As the Tokyo Olympics gear up, the world is getting an early look at the ongoing complicated relationship between some U.S. athletes and the national anthem. Gwen Berry, a hammer thrower, was on the podium in Olympic trials in Eugene, Oregon, when she turned away from the U.S. flag as “The Star-Spangled Banner” played on Saturday, June 26, ESPN reported. Now the right has seized on the moment to attack Berry as she says she feels like she was set up.
According to ESPN, the national anthem was being played once a night at the trials. Berry was on the podium to receive a bronze medal in the hammer throw when the anthem started up, and per ESPN, the track star turned away from the flag, toward the stands, before draping a black T-shirt reading “Activist Athlete” over her head.
Berry has said she feels like she was put in an uncomfortable position on purpose.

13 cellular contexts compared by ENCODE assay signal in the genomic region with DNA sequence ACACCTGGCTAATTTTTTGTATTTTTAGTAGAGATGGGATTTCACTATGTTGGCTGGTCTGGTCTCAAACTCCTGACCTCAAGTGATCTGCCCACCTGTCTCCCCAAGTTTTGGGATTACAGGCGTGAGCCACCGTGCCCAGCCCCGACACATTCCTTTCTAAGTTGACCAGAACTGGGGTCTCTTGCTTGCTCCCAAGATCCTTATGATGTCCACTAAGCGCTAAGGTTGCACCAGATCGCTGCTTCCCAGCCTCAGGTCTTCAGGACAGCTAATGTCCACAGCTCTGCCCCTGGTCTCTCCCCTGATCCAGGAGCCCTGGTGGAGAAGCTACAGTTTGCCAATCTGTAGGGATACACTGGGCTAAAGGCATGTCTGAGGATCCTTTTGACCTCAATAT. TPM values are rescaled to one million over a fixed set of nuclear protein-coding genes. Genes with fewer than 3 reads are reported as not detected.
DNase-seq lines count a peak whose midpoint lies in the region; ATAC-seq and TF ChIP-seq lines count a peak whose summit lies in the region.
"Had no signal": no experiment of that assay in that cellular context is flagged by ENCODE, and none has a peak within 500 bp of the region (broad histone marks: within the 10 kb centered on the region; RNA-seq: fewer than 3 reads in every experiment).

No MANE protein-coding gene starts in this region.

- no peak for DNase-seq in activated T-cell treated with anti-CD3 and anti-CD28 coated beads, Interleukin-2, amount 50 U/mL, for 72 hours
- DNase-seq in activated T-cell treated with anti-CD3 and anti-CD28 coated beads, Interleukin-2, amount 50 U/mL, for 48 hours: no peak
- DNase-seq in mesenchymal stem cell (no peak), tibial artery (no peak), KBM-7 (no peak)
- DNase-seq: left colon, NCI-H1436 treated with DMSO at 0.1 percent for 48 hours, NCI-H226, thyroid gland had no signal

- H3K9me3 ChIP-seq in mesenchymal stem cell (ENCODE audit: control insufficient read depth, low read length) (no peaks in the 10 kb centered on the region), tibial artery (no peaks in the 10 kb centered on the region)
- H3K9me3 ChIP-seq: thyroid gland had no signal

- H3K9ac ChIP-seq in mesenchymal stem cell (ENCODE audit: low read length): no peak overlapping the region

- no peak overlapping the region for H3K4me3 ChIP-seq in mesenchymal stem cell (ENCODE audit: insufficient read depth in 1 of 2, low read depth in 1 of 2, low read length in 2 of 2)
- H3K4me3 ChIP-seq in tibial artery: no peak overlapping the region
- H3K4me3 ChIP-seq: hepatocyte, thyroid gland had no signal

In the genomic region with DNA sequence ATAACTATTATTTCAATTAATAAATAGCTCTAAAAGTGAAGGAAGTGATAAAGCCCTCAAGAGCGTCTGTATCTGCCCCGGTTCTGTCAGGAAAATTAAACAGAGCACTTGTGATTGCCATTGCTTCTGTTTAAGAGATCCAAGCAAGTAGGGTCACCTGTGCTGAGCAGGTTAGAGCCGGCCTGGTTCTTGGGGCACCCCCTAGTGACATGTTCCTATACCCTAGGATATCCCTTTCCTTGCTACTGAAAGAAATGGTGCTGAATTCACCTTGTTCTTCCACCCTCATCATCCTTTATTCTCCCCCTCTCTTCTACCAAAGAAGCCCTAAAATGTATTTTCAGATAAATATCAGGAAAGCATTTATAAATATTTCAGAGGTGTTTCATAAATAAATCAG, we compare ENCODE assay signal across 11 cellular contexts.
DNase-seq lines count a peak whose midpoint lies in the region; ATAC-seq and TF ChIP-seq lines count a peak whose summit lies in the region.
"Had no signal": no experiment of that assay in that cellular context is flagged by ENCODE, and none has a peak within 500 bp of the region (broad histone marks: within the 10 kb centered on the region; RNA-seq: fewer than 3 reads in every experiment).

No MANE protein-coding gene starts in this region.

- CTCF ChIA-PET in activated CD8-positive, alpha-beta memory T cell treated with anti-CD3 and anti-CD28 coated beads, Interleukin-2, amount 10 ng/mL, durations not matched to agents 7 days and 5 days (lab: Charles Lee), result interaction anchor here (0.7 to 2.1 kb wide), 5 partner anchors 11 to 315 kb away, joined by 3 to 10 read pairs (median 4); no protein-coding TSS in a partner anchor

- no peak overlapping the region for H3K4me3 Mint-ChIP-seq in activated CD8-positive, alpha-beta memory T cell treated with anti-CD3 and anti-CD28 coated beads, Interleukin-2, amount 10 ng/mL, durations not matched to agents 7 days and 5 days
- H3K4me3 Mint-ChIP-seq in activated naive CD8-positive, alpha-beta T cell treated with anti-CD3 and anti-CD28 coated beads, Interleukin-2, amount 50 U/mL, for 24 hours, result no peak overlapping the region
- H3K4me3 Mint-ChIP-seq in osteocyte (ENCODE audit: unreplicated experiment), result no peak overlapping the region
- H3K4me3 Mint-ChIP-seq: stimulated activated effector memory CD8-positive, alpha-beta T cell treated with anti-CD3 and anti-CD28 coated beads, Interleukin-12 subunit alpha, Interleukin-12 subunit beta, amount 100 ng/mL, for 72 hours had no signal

“I feel like it was a setup, and they did it on purpose,” Berry said of the anthem’s timing that night, according to ESPN. “I was pissed, to be honest.”
A spokesperson for USA Track and Field told the Associated Press the timing wasn’t intentional, saying, “The national anthem was scheduled to play at 5:20 p.m. today. We didn’t wait until the athletes were on the podium for the hammer throw awards. The national anthem is played every day according to a previously published schedule.” According to the AP, the anthem was five minutes behind schedule on Saturday, when Berry was on the podium as it played.
“They said they were going to play it before we walked out, then they played it when we were out there,” Gwen Berry said, according to the AP. “But I don’t really want to talk about the anthem because that’s not important. The anthem doesn’t speak for me. It never has.”
Berry also posted a photo of her moment on the podium on Twitter, adding the caption, “Stop playing with me.”
Despite the blowback, she isn’t backing down from the “Activist Athlete” tag on her T-shirt.
“My purpose and my mission is bigger than sports,” Berry said, ESPN reported. “I’m here to represent those…who died due to systemic racism. That’s the important part. That’s why I’m going. That’s why I’m here today.”